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    Blog
    Detailing the cabin – Part 2. The Roof Rails.
    Some hardwood dowel is supplied in the Vintage Model Works kit for the handrails that would look perfectly acceptable for most builders but as I’m going a bit overboard with the detailing of my boat I chose to fabricate mine differently to look a little more authentic. This involved selecting some obeche stripwood of suitable dimensions and carefully measuring and marking out the positions of the supporting legs and the spacing between them. Again I used some β€˜photos of the NMM model as a guide for this. Fortunately I had previously treated myself to a vertical stand accessory for my Dremmel drill and I used this as a milling machine with the addition of a suitably sized sanding drum and an improvised β€˜fence’ attached to the base of the stand. After making a test piece I also chose to attach a vacuum
    clean
    er hose to the stand to extract the dust as the process generates quite a lot! Milling out the recesses in the obeche strip was a remarkably quick process but the subsequent hand finishing using abrasive paper glued around a dowel and some abrasive pads took a great deal longer to achieve the final profiles. I was very pleased with the final result and so I applied several coats of Teak stain before hand drilling a 2mm hole in each of the supporting legs to take a plasticard rod which was superglued in place. These form fixing spigots that will enable me to easily fix the rails through the roof without using epoxy or superglue on the roof surface but on the underside of the roof instead. The legs at each end of the handrails were drilled to take 1mm rods as the legs are a bit smaller. The rails were then laid out on the cabin roof and with the aid of some masking tape the position of each plasticard rod was marked and then the drilling centres marked with an indent through the tape onto the roof. The fixing holes were all hand drilled through the roof and the handrails pushed into place before being secured with a drop of superglue on the underside. When set the excess plastic rod was cut flush with the roof panel. The finished result is very pleasing πŸ˜€ as seen in the last pic along with a sneak preview of the searchlight.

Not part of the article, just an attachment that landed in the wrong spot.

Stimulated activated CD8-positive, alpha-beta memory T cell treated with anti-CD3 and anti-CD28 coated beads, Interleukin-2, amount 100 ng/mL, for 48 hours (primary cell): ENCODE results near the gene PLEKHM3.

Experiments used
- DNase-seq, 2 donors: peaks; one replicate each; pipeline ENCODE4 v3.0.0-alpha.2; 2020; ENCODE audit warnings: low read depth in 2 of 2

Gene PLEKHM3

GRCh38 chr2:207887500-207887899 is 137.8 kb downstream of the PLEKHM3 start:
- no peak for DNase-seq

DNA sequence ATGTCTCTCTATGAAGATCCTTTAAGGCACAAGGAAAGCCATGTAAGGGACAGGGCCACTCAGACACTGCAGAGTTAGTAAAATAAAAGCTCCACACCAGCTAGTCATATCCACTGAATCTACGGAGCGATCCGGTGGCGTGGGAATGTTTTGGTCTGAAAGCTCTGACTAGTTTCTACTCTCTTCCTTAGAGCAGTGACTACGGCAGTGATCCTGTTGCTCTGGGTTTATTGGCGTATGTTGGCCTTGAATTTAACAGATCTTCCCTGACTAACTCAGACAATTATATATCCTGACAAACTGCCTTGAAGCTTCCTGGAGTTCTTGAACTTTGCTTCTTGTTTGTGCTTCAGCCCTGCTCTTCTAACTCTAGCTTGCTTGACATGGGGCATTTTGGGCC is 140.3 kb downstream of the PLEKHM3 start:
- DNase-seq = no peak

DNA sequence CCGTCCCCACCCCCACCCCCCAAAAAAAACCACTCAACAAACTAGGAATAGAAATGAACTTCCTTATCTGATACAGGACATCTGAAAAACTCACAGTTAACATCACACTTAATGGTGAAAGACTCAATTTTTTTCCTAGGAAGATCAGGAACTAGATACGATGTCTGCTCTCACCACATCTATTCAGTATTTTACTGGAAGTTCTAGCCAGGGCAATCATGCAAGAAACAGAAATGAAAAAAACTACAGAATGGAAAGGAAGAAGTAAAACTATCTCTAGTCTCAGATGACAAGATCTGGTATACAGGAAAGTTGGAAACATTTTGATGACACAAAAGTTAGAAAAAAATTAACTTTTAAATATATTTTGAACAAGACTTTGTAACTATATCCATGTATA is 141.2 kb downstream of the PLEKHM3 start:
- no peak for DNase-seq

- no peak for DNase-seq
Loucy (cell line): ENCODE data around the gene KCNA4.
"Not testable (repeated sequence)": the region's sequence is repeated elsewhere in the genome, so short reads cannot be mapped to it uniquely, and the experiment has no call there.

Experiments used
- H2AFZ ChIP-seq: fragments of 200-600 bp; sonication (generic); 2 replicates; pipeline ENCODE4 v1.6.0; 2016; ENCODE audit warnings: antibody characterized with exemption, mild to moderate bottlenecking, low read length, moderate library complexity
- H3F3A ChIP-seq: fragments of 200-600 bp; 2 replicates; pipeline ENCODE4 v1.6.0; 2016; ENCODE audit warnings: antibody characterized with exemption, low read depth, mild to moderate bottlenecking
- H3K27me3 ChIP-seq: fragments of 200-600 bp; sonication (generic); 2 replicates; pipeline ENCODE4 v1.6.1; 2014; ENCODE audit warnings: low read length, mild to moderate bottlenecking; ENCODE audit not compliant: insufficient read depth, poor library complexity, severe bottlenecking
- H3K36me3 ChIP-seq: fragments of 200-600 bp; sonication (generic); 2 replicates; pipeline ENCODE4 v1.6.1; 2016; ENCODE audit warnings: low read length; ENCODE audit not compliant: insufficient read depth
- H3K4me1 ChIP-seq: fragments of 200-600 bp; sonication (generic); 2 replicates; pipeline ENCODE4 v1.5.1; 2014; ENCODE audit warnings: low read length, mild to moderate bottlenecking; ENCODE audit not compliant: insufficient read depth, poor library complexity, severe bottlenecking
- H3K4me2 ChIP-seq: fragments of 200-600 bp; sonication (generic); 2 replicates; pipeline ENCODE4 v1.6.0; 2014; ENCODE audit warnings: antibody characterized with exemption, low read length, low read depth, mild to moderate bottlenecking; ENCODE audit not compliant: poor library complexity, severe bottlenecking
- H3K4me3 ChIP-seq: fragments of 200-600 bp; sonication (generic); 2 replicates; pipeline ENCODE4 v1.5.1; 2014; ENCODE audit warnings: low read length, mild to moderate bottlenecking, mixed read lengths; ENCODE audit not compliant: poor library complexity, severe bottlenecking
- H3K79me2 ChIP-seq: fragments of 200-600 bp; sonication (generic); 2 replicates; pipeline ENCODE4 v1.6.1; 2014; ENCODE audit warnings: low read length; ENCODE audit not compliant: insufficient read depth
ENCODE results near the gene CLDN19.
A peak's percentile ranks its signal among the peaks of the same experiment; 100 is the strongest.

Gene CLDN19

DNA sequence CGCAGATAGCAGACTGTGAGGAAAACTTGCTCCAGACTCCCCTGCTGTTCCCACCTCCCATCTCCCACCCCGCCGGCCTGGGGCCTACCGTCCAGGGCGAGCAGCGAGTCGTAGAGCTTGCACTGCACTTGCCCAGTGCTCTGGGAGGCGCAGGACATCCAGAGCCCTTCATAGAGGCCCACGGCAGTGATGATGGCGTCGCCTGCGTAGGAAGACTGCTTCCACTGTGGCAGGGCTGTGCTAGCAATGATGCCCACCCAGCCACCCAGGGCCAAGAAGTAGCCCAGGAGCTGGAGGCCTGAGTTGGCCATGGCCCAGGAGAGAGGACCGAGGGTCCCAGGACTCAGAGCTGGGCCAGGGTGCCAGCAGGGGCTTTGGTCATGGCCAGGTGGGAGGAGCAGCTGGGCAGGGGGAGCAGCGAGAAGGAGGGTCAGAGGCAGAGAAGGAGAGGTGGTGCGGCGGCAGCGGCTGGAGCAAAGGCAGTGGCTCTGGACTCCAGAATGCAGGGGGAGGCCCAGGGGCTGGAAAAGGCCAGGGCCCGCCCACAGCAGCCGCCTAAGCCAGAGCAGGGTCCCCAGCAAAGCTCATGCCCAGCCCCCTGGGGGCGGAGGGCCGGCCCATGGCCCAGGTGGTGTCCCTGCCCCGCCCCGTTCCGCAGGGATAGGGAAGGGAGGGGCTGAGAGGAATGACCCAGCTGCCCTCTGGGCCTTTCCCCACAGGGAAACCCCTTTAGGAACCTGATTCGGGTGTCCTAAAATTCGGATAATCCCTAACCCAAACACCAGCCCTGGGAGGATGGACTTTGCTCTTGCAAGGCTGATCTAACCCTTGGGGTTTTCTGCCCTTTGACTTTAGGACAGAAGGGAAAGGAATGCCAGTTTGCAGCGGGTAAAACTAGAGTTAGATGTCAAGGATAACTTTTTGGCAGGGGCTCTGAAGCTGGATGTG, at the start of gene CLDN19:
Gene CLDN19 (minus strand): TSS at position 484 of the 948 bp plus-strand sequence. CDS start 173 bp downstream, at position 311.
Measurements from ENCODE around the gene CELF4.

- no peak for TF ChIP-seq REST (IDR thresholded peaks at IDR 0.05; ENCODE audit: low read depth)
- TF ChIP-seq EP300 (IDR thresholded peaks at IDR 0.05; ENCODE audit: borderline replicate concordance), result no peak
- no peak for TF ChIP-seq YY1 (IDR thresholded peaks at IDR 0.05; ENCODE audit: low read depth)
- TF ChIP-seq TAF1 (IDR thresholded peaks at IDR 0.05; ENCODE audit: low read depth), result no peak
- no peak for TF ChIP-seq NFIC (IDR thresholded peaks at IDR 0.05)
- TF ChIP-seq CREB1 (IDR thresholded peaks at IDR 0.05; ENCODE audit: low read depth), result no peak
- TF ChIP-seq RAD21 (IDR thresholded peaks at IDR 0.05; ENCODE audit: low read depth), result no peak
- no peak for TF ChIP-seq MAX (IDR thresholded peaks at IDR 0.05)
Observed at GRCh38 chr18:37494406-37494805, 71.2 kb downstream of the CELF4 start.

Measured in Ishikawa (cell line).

26 days ago by robbob
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    (Naval Ship) Sir Kay (T241)
    This is my Sir Kay (T241) - Round Table Class Minesweeper. it is from the Caldercraft range and I was fortunate to recently acquire it - I would have much preferred to have built it but couldn't miss the opportunity of it being given to me by an old retiring modeller. it just needed new RC throughout, a good
    clean
    , a tidy up and some fresh paint here and there plus a bit of rigging renewal. Not tried it in the water yet but will do tomorrow at our Club meet. (Motor: MFA Geared 2.5:1) (ESC: Mtroniks) (5/10)
    7 months ago by ads90


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